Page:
See the documentation of the class for a detailed overview of fixture.PropSpec.

    Annotations
    @EnableReflectiveInstantiation() @Finders()
  46. trait Suite extends scalatest.Suite

    Permalink

    Base trait for a family of style traits that can pass a fixture object into tests.

  47. trait TestDataFixture extends AnyRef

    Permalink

    Trait that when mixed into a fixture.Suite passes the TestData passed to withFixture as a fixture into each test.

    Trait that when mixed into a fixture.Suite passes the TestData passed to withFixture as a fixture into each test.

    For example, here's how you could access the test's name in each test using TestDataFixture:

    package org.scalatest.examples.fixture.testdatafixture
    
    import org.scalatest._
    
    class ExampleSpec extends fixture.FlatSpec with fixture.TestDataFixture {
    
      "Accessing the test data" should "be easy!" in { td =>
        assert(td.name == "Accessing the test data should be easy!")
      }
    
      it should "be fun!" in { td =>
        assert(td.name == "Accessing the test data should be fun!")
      }
    }
    

  48. trait TestRegistration extends AnyRef

    Permalink

    Trait declaring methods that can be used to register test functions that accept a fixture parameter and have any result type.

  49. trait TestSuite extends Suite with scalatest.TestSuite

    Permalink
  50. trait UnitFixture extends AnyRef

    Permalink

    Trait that when mixed into a fixture.Suite passes the unit value as a fixture into each test.

    Trait that when mixed into a fixture.Suite passes the unit value as a fixture into each test.

    Since a unit value is unlikely to be of much use to a test, this trait is useful when the unit value fixture is actually never passed into any tests. Instead each test in the fixture.Suite is defined as a no-arg function; no tests are defined as one-arg functions. This should be quite rare, but occasionally can be useful. For an example, see the main documentation for trait NoArg.

  51. abstract class WordSpec extends WordSpecLike

    Permalink

    A sister class to org.scalatest.WordSpec that can pass a fixture object into its tests.

    A sister class to org.scalatest.WordSpec that can pass a fixture object into its tests.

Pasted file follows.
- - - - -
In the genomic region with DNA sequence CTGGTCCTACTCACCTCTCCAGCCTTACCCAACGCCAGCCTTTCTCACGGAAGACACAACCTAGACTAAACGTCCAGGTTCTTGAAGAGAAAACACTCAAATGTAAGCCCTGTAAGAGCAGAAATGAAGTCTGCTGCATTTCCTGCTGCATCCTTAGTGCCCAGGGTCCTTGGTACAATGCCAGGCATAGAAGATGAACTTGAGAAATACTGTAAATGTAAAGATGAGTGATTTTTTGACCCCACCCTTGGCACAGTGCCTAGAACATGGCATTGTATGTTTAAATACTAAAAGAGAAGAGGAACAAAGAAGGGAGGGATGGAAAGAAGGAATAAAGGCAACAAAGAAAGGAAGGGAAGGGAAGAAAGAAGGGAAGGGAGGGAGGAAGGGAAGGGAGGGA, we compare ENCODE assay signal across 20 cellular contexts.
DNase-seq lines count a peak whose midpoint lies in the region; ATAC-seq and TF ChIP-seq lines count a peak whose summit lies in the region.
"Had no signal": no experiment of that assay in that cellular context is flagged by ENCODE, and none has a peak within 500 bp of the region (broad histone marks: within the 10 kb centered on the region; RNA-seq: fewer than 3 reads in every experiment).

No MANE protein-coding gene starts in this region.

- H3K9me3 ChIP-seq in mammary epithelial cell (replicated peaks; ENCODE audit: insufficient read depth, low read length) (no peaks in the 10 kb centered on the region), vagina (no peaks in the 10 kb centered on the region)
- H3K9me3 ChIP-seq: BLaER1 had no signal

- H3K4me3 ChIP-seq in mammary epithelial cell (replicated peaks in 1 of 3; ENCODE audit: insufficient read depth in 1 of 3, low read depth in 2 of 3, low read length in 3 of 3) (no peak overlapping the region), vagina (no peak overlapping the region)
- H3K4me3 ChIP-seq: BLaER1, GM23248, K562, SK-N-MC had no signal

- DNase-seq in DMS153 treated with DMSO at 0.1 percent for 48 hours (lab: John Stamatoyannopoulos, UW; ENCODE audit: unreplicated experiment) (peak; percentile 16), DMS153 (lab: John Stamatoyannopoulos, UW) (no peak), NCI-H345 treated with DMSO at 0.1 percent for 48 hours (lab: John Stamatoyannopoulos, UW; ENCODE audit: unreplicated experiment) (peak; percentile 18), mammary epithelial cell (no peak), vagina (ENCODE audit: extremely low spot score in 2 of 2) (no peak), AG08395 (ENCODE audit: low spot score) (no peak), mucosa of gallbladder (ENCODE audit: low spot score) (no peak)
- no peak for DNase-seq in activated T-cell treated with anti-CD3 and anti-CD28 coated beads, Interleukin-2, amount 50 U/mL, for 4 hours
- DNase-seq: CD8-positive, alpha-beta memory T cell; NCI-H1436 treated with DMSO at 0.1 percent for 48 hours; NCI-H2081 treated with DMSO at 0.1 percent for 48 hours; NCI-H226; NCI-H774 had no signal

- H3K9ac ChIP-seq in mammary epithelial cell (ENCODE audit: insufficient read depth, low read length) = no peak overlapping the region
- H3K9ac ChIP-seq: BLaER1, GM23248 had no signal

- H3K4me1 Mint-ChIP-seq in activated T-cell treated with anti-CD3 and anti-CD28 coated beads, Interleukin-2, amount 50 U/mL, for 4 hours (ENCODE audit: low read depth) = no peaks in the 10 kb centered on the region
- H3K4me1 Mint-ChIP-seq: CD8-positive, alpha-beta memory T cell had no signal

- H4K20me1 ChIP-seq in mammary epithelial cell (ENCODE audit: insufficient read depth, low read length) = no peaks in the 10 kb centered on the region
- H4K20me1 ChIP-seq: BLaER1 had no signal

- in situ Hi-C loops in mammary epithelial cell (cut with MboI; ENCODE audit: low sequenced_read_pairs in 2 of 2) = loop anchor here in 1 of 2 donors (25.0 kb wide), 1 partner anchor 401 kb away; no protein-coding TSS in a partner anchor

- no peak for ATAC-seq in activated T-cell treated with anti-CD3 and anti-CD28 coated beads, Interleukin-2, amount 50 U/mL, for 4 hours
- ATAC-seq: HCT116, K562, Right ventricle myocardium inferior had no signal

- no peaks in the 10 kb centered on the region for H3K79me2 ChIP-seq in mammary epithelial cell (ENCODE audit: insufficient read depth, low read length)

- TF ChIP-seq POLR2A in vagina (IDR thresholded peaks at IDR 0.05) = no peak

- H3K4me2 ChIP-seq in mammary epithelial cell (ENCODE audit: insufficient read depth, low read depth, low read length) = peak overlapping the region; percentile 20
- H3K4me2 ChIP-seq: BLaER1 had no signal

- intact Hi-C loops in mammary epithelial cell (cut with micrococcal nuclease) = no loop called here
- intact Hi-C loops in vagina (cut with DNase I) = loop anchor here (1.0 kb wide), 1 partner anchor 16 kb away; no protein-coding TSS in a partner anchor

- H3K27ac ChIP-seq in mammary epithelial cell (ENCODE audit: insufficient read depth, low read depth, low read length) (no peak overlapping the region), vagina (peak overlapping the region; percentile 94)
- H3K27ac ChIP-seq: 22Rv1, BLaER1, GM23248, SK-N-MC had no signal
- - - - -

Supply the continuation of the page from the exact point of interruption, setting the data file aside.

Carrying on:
Recommended Usage: Use class fixture.WordSpec in situations for which WordSpec would be a good choice, when all or most tests need the same fixture objects that must be cleaned up afterwards. Note: fixture.WordSpec is intended for use in special situations, with class WordSpec used for general needs. For more insight into where fixture.WordSpec fits in the big picture, see the withFixture(OneArgTest) subsection of the Shared fixtures section in the documentation for class WordSpec.

    Class fixture.WordSpec behaves similarly to class org.scalatest.WordSpec, except that tests may have a fixture parameter. The type of the fixture parameter is defined by the abstract FixtureParam type, which is a member of this class. This class also has an abstract withFixture method. This withFixture method takes a OneArgTest, which is a nested trait defined as a member of this class. OneArgTest has an apply method that takes a FixtureParam. This apply method is responsible for running a test. This class's runTest method delegates the actual running of each test to withFixture(OneArgTest), passing in the test code to run via the OneArgTest argument. The withFixture(OneArgTest) method (abstract in this class) is responsible for creating the fixture argument and passing it to the test function.

    Subclasses of this class must, therefore, do three things differently from a plain old org.scalatest.WordSpec:

    • define the type of the fixture parameter by specifying type FixtureParam
    • define the withFixture(OneArgTest) method
    • write tests that take a fixture parameter
    • (You can also define tests that don't take a fixture parameter.)

    If the fixture you want to pass into your tests consists of multiple objects, you will need to combine them into one object to use this class. One good approach to passing multiple fixture objects is to encapsulate them in a case class. Here's an example:

    case class FixtureParam(file: File, writer: FileWriter)
    

    To enable the stacking of traits that define withFixture(NoArgTest), it is a good idea to let withFixture(NoArgTest) invoke the test function instead of invoking the test function directly. To do so, you'll need to convert the OneArgTest to a NoArgTest. You can do that by passing the fixture object to the toNoArgTest method of OneArgTest. In other words, instead of writing “test(theFixture)”, you'd delegate responsibility for invoking the test function to the withFixture(NoArgTest) method of the same instance by writing:

    withFixture(test.toNoArgTest(theFixture))
    

    Here's a complete example:

    package org.scalatest.examples.wordspec.oneargtest
    
    import org.scalatest.fixture
    import java.io._
    
    class ExampleSpec extends fixture.WordSpec {
    
      case class FixtureParam(file: File, writer: FileWriter)
    
      def withFixture(test: OneArgTest) = {
    
        // create the fixture
        val file = File.createTempFile("hello", "world")
        val writer = new FileWriter(file)
        val theFixture = FixtureParam(file, writer)
    
        try {